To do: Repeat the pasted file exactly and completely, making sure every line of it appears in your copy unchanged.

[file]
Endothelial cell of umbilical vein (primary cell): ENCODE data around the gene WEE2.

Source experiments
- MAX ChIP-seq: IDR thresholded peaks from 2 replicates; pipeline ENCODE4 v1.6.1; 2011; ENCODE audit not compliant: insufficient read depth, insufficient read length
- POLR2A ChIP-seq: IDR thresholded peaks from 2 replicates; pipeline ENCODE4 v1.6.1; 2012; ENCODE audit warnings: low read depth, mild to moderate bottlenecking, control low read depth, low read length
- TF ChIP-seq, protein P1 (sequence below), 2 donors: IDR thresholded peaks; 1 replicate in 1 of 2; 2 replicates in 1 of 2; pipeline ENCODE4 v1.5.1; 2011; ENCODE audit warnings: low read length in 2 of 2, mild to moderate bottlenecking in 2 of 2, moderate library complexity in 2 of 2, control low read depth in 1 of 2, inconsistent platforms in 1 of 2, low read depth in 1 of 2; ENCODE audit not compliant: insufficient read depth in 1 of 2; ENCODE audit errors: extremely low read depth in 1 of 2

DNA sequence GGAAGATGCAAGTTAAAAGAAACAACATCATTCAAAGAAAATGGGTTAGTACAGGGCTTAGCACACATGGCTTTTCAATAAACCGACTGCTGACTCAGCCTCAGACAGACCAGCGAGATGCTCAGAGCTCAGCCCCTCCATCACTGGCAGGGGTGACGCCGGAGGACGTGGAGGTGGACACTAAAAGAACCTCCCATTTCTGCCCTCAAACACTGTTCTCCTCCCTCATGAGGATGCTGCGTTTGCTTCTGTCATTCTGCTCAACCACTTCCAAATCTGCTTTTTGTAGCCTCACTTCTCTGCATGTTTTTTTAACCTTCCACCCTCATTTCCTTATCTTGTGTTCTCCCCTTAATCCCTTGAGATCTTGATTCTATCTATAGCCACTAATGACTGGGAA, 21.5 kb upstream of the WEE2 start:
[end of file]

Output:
Endothelial cell of umbilical vein (primary cell): ENCODE data around the gene WEE2.

Source experiments
- MAX ChIP-seq: IDR thresholded peaks from 2 replicates; pipeline ENCODE4 v1.6.1; 2011; ENCODE audit not compliant: insufficient read depth, insufficient read length
- POLR2A ChIP-seq: IDR thresholded peaks from 2 replicates; pipeline ENCODE4 v1.6.1; 2012; ENCODE audit warnings: low read depth, mild to moderate bottlenecking, control low read depth, low read length
- TF ChIP-seq, protein P1 (sequence below), 2 donors: IDR thresholded peaks; 1 replicate in 1 of 2; 2 replicates in 1 of 2; pipeline ENCODE4 v1.5.1; 2011; ENCODE audit warnings: low read length in 2 of 2, mild to moderate bottlenecking in 2 of 2, moderate library complexity in 2 of 2, control low read depth in 1 of 2, inconsistent platforms in 1 of 2, low read depth in 1 of 2; ENCODE audit not compliant: insufficient read depth in 1 of 2; ENCODE audit errors: extremely low read depth in 1 of 2

DNA sequence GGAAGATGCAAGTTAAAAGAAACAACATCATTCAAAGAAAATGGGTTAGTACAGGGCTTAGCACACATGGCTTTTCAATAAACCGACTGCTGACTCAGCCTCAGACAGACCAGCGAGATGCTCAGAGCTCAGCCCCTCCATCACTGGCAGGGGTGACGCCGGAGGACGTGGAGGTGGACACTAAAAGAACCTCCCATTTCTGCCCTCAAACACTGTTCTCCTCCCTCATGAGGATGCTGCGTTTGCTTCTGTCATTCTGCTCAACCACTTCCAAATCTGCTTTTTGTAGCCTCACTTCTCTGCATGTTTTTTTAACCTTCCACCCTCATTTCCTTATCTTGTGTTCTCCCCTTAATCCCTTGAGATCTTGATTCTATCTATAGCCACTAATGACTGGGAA, 21.5 kb upstream of the WEE2 start: